Stonehenge, the 5,000-year-old megalithic monument on Salisbury Plain, Wiltshire, is the most famous place in England to celebrate the summer solstice.
It consists of two concentric circles of stones, inside which is a horseshoe shape of five stones, with the axis aligned on the midsummer sunrise. The world heritage site, administered by English Heritage, is only fully open to the public at the winter and summer solstices and the spring and autumn equinoxes.
There is no doubt that watching druids celebrate the solstice sunrise is a fantastic experience.
However, Londoners do not have to travel all the way to Wiltshire to celebrate midsummer in this way. They have a stone circle all of their own, in Brockley, south-east London.
In 1997, a group of Brockley artists got the idea to create a new stone circle for the millennium in 2000. The local community got behind the project and they got permission to build it on Hilly Fields, Brockley - a public park which had been the site of an annual midsummer fair for a quarter of a century.
Boulders were transported from Scotland and set in place on the morning of the spring equinox, March 21, 2000. The stones are a giant sundial and you can use them to tell the time of day as well as marking the spring and autumn equinoxes and the winter and summer solstices.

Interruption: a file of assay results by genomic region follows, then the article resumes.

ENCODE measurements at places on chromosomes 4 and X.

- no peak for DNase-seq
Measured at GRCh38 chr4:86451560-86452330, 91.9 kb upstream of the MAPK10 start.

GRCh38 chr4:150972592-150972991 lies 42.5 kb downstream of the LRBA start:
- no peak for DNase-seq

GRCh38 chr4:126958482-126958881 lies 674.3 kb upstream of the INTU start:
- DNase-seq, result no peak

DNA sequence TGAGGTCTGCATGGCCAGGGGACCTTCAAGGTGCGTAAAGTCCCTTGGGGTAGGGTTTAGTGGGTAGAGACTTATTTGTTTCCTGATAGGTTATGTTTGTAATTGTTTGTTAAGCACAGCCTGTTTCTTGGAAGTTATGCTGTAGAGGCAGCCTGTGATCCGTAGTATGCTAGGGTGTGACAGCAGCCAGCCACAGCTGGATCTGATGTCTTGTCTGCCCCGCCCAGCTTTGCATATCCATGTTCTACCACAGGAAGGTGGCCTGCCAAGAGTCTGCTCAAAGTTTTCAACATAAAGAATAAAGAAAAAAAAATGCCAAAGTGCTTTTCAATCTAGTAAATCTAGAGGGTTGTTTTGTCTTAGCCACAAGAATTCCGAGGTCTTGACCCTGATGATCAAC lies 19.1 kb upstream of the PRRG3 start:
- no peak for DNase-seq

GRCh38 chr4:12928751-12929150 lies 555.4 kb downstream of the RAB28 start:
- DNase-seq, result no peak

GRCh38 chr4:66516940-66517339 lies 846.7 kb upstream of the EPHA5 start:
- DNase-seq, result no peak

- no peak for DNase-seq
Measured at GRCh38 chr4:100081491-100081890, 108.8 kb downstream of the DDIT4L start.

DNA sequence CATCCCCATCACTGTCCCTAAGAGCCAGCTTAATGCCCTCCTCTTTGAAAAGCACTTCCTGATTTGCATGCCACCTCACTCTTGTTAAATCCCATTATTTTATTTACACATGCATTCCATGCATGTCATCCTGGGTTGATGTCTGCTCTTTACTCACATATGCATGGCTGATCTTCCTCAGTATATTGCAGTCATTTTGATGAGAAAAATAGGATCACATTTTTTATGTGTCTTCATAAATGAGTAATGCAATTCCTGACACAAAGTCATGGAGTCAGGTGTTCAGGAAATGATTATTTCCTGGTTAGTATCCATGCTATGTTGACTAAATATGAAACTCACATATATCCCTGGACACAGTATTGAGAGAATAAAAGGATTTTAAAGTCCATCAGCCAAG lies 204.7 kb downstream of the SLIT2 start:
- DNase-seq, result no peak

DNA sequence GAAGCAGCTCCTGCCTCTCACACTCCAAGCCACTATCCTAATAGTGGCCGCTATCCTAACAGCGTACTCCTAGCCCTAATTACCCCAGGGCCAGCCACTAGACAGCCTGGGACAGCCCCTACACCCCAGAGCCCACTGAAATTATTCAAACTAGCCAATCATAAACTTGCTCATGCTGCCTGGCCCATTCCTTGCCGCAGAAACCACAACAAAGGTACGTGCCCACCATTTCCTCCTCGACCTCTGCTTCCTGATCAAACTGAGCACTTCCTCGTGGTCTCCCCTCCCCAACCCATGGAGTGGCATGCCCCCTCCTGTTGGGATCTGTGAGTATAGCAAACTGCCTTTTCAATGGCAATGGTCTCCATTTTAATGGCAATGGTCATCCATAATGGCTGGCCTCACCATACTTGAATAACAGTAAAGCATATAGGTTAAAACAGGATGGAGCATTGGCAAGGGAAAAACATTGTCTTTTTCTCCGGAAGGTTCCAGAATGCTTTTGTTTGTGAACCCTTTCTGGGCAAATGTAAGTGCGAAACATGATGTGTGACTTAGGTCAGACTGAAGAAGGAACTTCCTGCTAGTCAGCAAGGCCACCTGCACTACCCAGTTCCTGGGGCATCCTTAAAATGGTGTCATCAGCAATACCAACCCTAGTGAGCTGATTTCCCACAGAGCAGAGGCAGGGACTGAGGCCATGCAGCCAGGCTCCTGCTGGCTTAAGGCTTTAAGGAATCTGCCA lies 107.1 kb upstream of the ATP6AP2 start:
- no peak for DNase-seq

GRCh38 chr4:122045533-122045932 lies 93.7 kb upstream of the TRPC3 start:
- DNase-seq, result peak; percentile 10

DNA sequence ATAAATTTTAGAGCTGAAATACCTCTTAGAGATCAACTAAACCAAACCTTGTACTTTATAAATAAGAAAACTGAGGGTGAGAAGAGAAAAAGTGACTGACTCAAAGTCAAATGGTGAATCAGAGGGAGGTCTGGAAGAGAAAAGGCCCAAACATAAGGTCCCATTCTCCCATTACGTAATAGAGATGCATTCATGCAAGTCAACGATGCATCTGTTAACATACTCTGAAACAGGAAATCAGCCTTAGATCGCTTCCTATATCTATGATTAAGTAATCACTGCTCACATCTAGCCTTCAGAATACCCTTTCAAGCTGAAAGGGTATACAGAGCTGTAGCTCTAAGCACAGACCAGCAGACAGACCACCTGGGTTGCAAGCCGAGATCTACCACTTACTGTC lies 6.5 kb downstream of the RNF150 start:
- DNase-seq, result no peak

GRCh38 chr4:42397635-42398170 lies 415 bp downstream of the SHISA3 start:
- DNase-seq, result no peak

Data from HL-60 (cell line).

Michael Perry, who watched the solstice sunrise at 4:45 am on June 21, 2000, said: "A visit to the stones gives you an opportunity to reflect on your life and how this is integral to time. Myths and legends surround stone circles. It is up to us to continue this process."
This year, the Hilly Fields Midsummer Fayre, run by the Brockley Society, takes place on Saturday, June 21, from noon until 5pm. It is a community event, with entertainment including a steel band, bird of prey displays and a karate demonstration. There will be stalls raising money for charity and community projects, Caribbean, Thai and English food, children's rides and a bouncy castle.
But, if you get there at dawn to celebrate the sunrise in a more spiritual fashion, I suspect you will not be alone.
Photo: Belly dancer Maisie performing during a ritual at Hilly Fields Stone Circle, by Mel Dymond Harper